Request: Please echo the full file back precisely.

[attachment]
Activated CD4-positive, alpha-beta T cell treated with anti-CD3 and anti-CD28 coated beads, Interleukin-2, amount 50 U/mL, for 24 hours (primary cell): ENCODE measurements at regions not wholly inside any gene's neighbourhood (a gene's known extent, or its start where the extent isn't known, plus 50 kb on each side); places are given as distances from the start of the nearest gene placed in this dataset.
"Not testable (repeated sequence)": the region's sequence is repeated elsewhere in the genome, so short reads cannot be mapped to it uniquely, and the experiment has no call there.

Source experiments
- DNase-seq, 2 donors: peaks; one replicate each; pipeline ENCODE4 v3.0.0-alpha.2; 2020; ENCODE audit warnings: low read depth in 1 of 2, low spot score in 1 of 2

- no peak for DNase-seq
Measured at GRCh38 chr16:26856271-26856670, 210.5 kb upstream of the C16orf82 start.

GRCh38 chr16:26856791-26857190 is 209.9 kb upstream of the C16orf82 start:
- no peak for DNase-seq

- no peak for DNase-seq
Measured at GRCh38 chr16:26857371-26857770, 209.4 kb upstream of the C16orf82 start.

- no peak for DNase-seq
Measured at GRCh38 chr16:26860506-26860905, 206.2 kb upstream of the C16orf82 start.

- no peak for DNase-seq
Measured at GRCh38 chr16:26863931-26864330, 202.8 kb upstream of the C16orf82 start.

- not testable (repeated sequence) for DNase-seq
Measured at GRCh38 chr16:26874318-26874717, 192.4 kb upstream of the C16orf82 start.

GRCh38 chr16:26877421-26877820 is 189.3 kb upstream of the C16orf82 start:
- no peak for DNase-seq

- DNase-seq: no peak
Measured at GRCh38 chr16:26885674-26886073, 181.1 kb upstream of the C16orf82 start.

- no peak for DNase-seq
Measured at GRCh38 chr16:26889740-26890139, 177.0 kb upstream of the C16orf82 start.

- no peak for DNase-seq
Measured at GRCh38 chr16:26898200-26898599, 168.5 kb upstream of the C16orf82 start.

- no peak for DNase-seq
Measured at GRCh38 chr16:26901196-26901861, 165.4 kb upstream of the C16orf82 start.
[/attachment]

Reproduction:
Activated CD4-positive, alpha-beta T cell treated with anti-CD3 and anti-CD28 coated beads, Interleukin-2, amount 50 U/mL, for 24 hours (primary cell): ENCODE measurements at regions not wholly inside any gene's neighbourhood (a gene's known extent, or its start where the extent isn't known, plus 50 kb on each side); places are given as distances from the start of the nearest gene placed in this dataset.
"Not testable (repeated sequence)": the region's sequence is repeated elsewhere in the genome, so short reads cannot be mapped to it uniquely, and the experiment has no call there.

Source experiments
- DNase-seq, 2 donors: peaks; one replicate each; pipeline ENCODE4 v3.0.0-alpha.2; 2020; ENCODE audit warnings: low read depth in 1 of 2, low spot score in 1 of 2

- no peak for DNase-seq
Measured at GRCh38 chr16:26856271-26856670, 210.5 kb upstream of the C16orf82 start.

GRCh38 chr16:26856791-26857190 is 209.9 kb upstream of the C16orf82 start:
- no peak for DNase-seq

- no peak for DNase-seq
Measured at GRCh38 chr16:26857371-26857770, 209.4 kb upstream of the C16orf82 start.

- no peak for DNase-seq
Measured at GRCh38 chr16:26860506-26860905, 206.2 kb upstream of the C16orf82 start.

- no peak for DNase-seq
Measured at GRCh38 chr16:26863931-26864330, 202.8 kb upstream of the C16orf82 start.

- not testable (repeated sequence) for DNase-seq
Measured at GRCh38 chr16:26874318-26874717, 192.4 kb upstream of the C16orf82 start.

GRCh38 chr16:26877421-26877820 is 189.3 kb upstream of the C16orf82 start:
- no peak for DNase-seq

- DNase-seq: no peak
Measured at GRCh38 chr16:26885674-26886073, 181.1 kb upstream of the C16orf82 start.

- no peak for DNase-seq
Measured at GRCh38 chr16:26889740-26890139, 177.0 kb upstream of the C16orf82 start.

- no peak for DNase-seq
Measured at GRCh38 chr16:26898200-26898599, 168.5 kb upstream of the C16orf82 start.

- no peak for DNase-seq
Measured at GRCh38 chr16:26901196-26901861, 165.4 kb upstream of the C16orf82 start.